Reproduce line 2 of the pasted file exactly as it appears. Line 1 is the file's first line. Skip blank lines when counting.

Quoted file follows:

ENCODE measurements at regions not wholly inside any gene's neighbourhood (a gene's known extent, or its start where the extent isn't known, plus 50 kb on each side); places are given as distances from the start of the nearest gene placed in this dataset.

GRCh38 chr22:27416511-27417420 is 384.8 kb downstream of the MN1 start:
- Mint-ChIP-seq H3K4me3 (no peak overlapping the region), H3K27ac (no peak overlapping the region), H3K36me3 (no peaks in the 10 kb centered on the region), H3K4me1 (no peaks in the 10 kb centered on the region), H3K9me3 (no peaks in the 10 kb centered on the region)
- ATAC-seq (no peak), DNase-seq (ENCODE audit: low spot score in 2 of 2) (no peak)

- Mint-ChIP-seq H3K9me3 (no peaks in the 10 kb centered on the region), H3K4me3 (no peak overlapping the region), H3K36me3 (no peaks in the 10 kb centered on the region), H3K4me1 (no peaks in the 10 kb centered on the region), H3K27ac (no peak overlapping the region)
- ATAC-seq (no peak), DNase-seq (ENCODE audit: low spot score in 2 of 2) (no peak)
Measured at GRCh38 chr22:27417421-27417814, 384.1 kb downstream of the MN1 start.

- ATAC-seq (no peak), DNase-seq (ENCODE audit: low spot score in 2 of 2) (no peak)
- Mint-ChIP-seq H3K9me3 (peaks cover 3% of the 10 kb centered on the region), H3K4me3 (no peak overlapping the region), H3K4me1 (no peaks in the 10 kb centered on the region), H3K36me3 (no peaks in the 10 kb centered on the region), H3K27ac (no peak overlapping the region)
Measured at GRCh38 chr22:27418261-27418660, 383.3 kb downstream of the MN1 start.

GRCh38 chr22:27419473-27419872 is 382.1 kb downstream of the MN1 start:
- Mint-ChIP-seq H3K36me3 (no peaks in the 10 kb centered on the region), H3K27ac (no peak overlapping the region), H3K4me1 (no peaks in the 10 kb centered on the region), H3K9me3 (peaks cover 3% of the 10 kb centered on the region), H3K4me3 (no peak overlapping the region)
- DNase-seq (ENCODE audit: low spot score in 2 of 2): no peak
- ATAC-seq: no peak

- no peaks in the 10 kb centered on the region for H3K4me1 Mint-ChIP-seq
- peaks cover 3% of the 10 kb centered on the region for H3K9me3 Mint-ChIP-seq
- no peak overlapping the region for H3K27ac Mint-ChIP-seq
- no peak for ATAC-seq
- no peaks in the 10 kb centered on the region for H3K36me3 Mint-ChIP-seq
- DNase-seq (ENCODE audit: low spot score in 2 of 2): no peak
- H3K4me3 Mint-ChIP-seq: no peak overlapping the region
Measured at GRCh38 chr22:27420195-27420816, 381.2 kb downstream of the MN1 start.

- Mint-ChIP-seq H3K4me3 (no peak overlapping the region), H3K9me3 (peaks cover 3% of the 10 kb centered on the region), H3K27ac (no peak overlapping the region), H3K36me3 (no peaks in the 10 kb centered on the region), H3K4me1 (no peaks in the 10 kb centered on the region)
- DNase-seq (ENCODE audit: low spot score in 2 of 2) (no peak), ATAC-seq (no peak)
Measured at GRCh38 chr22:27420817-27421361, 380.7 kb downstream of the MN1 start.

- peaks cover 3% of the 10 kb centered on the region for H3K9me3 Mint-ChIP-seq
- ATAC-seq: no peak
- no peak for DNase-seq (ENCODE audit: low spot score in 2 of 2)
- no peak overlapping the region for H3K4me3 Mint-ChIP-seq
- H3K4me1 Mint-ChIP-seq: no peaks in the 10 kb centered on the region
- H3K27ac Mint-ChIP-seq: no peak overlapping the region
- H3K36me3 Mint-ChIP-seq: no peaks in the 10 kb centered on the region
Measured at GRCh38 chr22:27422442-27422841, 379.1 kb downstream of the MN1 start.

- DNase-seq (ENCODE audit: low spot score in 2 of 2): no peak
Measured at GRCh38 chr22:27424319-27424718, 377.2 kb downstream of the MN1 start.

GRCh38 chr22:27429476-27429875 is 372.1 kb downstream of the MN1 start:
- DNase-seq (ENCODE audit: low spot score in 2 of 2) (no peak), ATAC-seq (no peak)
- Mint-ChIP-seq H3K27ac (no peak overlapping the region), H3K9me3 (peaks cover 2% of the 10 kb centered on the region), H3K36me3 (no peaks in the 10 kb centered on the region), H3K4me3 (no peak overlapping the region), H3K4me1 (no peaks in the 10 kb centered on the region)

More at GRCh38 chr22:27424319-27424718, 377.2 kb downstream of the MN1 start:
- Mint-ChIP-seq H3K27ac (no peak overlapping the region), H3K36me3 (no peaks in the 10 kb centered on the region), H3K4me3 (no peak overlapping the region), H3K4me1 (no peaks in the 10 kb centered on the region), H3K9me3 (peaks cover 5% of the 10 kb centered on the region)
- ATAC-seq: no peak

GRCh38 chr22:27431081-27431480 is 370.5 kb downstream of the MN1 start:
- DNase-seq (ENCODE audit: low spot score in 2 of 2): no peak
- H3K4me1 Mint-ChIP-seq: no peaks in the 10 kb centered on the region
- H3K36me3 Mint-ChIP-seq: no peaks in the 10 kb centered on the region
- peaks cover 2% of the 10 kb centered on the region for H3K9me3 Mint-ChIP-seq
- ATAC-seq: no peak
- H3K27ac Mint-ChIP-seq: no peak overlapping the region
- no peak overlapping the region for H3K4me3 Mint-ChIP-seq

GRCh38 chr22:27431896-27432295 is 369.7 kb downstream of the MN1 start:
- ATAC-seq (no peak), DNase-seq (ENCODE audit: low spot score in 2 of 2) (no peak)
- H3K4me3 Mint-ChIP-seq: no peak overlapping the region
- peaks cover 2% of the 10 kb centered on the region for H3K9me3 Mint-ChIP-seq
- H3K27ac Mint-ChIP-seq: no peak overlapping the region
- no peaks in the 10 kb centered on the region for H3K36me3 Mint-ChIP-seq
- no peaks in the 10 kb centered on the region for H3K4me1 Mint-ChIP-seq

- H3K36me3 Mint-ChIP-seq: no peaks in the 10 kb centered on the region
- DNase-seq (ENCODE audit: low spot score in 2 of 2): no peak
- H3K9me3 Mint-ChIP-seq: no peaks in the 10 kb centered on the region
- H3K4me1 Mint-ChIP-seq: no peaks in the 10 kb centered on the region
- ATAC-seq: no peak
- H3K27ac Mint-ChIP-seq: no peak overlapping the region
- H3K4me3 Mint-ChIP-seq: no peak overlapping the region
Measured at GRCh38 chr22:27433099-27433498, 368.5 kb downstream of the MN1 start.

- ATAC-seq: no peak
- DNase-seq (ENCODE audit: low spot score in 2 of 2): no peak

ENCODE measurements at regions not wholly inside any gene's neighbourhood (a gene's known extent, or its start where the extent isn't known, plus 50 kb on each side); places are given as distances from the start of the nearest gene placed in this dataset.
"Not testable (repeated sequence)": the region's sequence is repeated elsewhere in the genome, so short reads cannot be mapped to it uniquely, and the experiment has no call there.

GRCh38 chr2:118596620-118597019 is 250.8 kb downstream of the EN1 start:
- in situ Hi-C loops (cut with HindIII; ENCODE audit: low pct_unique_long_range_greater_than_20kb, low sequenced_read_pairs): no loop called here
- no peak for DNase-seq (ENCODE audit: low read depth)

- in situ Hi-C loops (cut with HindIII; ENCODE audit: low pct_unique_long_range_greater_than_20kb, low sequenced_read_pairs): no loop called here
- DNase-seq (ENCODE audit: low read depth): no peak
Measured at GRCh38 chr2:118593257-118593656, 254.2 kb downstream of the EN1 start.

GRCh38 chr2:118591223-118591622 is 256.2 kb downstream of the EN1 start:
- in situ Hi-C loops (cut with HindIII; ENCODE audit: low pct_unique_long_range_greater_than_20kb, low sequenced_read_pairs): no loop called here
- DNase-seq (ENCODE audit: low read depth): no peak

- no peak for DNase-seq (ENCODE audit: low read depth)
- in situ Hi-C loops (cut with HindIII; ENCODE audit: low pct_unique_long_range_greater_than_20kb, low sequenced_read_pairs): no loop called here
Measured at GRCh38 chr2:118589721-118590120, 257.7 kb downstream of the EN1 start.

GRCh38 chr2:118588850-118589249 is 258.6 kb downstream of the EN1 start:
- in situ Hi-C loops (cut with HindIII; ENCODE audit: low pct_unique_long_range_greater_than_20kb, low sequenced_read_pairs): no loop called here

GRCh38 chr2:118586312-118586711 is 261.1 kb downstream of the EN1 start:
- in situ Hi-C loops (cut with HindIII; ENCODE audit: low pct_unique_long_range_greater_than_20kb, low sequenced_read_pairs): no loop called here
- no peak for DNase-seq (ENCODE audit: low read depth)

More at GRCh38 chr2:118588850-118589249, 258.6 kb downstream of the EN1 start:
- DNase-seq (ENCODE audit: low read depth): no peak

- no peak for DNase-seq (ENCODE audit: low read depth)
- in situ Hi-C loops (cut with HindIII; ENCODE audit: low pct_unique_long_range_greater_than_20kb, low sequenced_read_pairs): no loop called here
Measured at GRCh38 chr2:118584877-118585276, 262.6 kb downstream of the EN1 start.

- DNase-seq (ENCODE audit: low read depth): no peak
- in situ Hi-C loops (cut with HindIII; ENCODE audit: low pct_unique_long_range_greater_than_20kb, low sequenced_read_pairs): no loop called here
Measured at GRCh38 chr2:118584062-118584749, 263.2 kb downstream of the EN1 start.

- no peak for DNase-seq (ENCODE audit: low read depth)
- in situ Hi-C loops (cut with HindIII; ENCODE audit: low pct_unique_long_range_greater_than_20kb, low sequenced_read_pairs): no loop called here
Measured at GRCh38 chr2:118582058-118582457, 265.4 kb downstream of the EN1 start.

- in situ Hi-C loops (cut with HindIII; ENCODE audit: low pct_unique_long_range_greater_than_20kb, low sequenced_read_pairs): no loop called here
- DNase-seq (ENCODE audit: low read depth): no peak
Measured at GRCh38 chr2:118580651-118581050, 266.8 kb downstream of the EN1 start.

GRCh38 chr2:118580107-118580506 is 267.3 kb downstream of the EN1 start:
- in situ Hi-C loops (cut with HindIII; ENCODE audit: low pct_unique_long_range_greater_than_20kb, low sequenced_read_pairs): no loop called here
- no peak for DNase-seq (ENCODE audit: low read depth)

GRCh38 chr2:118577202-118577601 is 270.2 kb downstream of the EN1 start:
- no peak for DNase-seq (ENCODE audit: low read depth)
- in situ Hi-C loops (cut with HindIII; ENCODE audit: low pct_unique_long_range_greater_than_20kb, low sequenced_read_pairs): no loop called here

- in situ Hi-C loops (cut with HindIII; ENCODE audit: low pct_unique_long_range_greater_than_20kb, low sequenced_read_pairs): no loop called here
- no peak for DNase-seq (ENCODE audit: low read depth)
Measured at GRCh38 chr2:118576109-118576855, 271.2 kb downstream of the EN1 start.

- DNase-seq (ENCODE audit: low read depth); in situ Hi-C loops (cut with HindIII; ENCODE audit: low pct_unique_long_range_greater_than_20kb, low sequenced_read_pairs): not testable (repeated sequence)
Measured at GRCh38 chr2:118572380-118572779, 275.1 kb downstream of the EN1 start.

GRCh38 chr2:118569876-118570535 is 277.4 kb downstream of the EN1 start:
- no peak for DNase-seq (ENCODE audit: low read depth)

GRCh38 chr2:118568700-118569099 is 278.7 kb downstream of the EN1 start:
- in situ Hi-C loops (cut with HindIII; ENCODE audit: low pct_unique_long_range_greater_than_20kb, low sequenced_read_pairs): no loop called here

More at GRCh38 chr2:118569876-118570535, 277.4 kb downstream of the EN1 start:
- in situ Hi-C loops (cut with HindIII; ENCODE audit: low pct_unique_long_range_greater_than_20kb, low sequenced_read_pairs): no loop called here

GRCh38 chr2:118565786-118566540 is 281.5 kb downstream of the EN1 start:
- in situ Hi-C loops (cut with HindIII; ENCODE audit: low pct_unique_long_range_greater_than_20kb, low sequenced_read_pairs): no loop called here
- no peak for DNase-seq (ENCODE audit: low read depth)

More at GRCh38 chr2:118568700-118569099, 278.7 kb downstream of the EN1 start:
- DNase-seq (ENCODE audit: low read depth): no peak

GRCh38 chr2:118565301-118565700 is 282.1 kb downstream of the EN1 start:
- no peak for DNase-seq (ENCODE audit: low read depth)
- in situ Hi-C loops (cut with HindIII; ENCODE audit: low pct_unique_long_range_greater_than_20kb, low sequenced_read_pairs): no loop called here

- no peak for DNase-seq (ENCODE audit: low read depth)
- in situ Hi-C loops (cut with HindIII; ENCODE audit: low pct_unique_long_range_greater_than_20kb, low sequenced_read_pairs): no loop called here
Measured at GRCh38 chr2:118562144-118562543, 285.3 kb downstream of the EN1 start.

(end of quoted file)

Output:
GRCh38 chr22:27416511-27417420 is 384.8 kb downstream of the MN1 start: